Feds Slap BofA With $1B Mortgage Fraud Lawsuit
October 25, 2012
Federal prosecutors filed a $1 billion lawsuit against Bank of America, alleging the bank giant from 2007 through 2009 had a program in place to file mortgage applications at a quick speed that disregarded checking for fraud, misstatements, or wrongdoing in the applications.
The loan origination program at the bank was known as the “Hustle,” according to federal prosecutors, and started under Countrywide Financial and Countrywide Home Loans, which the bank acquired in 2008.
According to the lawsuit, many of the loans stemming from “Hustle” program were sold to Fannie Mae and Freddie Mac and later defaulted, costing $1 billion in losses and resulting in thousands of foreclosures.
"Countrywide and Bank of America made disastrously bad loans and stuck taxpayers with the bill," said Preet Bharara, Manhattan U.S. attorney. The lawsuit was filed by the Manhattan U.S. Attorney’s office. "Countrywide and Bank of America systematically removed every check in favor of its own balance — they cast aside underwriters, eliminated quality controls, incentivized unqualified personnel to cut corners and concealed the resulting defects. These toxic products were then sold to the government sponsored enterprises as good loans."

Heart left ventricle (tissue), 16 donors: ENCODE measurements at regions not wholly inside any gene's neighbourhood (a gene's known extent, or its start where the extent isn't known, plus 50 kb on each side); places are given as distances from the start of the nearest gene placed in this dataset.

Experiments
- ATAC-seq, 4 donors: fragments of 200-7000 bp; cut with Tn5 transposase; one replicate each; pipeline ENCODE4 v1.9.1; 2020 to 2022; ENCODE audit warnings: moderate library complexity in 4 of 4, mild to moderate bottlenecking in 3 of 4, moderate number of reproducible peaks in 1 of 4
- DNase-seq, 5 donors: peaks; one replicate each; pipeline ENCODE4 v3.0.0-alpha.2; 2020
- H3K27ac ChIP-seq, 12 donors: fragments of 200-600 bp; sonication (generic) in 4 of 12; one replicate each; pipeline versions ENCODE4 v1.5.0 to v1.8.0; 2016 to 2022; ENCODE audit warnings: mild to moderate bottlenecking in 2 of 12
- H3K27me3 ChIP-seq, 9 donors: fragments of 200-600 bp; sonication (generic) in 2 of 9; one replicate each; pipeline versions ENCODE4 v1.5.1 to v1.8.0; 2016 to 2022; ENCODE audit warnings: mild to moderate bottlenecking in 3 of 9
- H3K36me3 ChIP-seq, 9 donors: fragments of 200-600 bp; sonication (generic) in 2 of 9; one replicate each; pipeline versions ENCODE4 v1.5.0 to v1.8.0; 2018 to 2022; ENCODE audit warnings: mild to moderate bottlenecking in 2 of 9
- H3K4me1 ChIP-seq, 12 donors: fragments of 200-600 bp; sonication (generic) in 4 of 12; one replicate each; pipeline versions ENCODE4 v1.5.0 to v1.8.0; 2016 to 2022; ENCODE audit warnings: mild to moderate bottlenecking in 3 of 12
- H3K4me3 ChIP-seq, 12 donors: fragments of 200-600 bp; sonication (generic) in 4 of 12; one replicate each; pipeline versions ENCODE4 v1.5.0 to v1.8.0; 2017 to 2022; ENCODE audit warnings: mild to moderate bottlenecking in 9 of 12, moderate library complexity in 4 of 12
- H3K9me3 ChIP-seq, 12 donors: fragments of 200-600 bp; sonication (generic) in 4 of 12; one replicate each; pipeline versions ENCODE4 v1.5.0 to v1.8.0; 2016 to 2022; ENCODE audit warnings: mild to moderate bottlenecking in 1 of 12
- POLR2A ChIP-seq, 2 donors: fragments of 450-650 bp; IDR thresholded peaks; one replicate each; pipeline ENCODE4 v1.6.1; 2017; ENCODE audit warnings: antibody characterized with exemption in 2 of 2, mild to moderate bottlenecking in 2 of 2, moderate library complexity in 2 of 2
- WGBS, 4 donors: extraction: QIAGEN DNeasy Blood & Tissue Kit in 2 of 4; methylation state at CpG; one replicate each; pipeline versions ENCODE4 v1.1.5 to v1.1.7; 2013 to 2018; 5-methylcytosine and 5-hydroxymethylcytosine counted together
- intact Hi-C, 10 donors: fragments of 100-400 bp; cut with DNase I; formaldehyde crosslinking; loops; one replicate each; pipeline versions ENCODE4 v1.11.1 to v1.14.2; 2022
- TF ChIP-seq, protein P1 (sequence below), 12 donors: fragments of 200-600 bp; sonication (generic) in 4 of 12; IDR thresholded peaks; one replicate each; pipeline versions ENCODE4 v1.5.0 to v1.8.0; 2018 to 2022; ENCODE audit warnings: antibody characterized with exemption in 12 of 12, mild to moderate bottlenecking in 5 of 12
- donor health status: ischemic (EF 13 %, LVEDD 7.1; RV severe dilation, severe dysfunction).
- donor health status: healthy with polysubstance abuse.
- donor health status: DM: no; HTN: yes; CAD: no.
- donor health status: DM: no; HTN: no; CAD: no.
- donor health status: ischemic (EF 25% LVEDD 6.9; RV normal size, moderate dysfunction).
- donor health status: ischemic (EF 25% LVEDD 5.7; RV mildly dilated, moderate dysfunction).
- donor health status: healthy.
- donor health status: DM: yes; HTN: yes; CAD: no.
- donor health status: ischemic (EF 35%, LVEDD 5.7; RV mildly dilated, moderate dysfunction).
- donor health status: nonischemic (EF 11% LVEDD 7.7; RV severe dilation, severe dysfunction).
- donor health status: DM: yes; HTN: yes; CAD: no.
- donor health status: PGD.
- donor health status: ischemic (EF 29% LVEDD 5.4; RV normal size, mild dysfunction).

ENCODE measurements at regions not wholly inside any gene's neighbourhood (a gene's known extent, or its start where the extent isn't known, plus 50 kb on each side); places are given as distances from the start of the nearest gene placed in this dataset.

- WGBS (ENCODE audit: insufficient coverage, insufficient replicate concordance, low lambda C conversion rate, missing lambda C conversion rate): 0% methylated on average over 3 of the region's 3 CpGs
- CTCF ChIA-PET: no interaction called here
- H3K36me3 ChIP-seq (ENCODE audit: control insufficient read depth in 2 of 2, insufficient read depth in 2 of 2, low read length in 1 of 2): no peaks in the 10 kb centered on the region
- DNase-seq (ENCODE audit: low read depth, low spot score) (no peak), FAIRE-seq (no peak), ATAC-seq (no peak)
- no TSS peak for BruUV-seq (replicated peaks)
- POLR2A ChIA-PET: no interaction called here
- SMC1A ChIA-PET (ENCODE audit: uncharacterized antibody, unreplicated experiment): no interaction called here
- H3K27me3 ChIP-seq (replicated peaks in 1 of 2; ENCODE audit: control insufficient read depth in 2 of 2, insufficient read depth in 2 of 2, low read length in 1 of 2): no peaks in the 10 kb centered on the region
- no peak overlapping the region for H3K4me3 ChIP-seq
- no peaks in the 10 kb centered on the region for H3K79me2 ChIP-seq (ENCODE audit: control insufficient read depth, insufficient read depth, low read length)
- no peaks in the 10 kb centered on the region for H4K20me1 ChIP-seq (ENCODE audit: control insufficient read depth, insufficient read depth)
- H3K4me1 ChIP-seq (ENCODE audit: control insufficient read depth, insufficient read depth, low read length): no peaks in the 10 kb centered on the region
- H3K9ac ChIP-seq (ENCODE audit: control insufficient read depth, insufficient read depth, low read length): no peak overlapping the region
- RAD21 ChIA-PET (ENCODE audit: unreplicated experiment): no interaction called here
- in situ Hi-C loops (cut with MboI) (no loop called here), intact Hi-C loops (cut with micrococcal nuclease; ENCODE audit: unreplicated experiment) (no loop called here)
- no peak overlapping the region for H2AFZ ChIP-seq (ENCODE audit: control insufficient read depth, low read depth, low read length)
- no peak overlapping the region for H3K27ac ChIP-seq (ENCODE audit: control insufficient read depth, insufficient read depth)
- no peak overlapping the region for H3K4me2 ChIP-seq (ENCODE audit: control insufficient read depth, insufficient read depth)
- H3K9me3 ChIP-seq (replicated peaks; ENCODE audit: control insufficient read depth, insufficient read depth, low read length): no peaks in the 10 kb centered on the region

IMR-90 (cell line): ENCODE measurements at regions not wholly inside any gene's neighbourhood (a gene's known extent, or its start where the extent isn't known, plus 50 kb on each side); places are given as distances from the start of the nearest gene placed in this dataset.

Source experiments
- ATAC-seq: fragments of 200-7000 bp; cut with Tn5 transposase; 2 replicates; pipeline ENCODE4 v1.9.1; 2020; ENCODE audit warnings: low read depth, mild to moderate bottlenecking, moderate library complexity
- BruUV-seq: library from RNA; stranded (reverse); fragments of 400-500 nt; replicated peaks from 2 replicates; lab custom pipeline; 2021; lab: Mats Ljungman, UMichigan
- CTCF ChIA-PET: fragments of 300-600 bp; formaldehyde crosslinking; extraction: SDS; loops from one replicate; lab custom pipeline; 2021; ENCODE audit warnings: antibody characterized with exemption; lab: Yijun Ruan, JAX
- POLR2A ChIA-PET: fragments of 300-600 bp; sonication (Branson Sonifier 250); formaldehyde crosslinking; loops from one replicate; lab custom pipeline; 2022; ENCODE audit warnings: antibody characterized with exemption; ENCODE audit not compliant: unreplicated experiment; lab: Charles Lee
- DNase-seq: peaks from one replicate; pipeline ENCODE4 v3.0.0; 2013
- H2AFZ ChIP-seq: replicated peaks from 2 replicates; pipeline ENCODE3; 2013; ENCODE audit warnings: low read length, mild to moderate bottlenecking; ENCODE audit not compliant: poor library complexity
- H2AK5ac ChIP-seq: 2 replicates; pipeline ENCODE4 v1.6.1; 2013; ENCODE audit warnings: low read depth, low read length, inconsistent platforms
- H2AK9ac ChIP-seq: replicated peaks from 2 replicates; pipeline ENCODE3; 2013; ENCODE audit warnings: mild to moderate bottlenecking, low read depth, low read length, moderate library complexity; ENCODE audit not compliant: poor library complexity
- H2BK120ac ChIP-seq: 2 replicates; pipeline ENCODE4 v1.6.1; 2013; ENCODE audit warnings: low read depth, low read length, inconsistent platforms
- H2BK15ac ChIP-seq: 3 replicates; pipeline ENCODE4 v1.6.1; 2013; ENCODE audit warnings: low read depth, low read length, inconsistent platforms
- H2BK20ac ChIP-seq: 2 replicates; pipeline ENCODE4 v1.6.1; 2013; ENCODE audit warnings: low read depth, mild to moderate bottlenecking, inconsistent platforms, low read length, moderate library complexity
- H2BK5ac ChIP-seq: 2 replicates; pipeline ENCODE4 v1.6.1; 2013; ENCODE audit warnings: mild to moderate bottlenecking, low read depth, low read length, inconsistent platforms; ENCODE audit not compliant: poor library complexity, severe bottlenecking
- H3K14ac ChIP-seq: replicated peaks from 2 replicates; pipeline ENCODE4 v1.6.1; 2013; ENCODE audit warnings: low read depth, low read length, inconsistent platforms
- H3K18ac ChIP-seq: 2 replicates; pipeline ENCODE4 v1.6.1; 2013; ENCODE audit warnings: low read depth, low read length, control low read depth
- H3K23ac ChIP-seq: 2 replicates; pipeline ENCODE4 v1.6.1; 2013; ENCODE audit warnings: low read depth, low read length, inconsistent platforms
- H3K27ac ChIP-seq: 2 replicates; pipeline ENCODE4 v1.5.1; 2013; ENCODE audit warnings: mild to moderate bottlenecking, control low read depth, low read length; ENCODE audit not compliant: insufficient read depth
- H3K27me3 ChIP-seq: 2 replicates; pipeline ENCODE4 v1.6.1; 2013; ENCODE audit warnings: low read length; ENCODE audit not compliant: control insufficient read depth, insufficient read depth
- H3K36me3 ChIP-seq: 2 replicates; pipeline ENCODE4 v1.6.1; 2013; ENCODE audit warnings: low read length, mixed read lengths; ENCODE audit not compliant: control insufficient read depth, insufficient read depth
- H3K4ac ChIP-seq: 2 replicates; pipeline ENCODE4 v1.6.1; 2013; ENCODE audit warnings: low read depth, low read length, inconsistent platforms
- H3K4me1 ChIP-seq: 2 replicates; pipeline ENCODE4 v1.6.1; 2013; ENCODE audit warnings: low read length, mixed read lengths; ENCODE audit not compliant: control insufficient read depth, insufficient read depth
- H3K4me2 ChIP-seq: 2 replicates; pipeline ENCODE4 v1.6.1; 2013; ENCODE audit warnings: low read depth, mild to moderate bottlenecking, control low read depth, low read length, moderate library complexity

A spokesman for Bank of America told USA Today that Bank of America has repurchased some of the loans that turned sour, making an effort to resolve mortgage matters responsibly. However, the bank can’t be expected to “compensate every entity that claims losses that actually were caused by the economic downturn,” Lawrence Grayson, spokesman with Bank of America, told USA Today.
Source: “Feds Sue Bank of America for 'Hustle' Loan Fraud,” USA Today (Oct. 24, 2012)
Updated: May 14, 2021